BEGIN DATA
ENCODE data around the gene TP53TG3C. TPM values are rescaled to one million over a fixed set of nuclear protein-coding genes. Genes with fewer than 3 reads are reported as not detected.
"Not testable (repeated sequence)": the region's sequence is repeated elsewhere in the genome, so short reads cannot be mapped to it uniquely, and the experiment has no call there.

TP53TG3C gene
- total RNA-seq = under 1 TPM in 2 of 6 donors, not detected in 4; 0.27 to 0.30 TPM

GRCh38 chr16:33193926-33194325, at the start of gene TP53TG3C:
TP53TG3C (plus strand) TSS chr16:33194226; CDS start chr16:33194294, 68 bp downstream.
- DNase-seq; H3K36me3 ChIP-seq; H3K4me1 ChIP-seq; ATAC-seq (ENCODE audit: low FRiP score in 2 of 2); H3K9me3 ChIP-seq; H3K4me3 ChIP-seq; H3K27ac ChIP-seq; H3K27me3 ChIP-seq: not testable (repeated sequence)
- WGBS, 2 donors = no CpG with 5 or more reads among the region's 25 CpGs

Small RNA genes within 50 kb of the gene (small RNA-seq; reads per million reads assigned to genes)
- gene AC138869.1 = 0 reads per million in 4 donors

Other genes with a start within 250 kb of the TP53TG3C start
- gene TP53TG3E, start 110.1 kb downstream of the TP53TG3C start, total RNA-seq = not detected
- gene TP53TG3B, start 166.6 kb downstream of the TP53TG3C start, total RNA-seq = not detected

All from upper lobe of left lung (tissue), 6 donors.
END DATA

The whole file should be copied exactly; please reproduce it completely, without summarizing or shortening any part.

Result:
ENCODE data around the gene TP53TG3C. TPM values are rescaled to one million over a fixed set of nuclear protein-coding genes. Genes with fewer than 3 reads are reported as not detected.
"Not testable (repeated sequence)": the region's sequence is repeated elsewhere in the genome, so short reads cannot be mapped to it uniquely, and the experiment has no call there.

TP53TG3C gene
- total RNA-seq = under 1 TPM in 2 of 6 donors, not detected in 4; 0.27 to 0.30 TPM

GRCh38 chr16:33193926-33194325, at the start of gene TP53TG3C:
TP53TG3C (plus strand) TSS chr16:33194226; CDS start chr16:33194294, 68 bp downstream.
- DNase-seq; H3K36me3 ChIP-seq; H3K4me1 ChIP-seq; ATAC-seq (ENCODE audit: low FRiP score in 2 of 2); H3K9me3 ChIP-seq; H3K4me3 ChIP-seq; H3K27ac ChIP-seq; H3K27me3 ChIP-seq: not testable (repeated sequence)
- WGBS, 2 donors = no CpG with 5 or more reads among the region's 25 CpGs

Small RNA genes within 50 kb of the gene (small RNA-seq; reads per million reads assigned to genes)
- gene AC138869.1 = 0 reads per million in 4 donors

Other genes with a start within 250 kb of the TP53TG3C start
- gene TP53TG3E, start 110.1 kb downstream of the TP53TG3C start, total RNA-seq = not detected
- gene TP53TG3B, start 166.6 kb downstream of the TP53TG3C start, total RNA-seq = not detected

All from upper lobe of left lung (tissue), 6 donors.